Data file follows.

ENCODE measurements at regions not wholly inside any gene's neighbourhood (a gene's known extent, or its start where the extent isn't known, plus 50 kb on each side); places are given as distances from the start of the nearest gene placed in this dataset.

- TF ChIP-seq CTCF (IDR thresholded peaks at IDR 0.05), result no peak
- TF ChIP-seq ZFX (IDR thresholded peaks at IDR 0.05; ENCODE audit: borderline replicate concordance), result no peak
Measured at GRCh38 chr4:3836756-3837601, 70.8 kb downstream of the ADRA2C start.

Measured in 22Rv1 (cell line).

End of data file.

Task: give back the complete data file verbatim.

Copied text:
ENCODE measurements at regions not wholly inside any gene's neighbourhood (a gene's known extent, or its start where the extent isn't known, plus 50 kb on each side); places are given as distances from the start of the nearest gene placed in this dataset.

- TF ChIP-seq CTCF (IDR thresholded peaks at IDR 0.05), result no peak
- TF ChIP-seq ZFX (IDR thresholded peaks at IDR 0.05; ENCODE audit: borderline replicate concordance), result no peak
Measured at GRCh38 chr4:3836756-3837601, 70.8 kb downstream of the ADRA2C start.

Measured in 22Rv1 (cell line).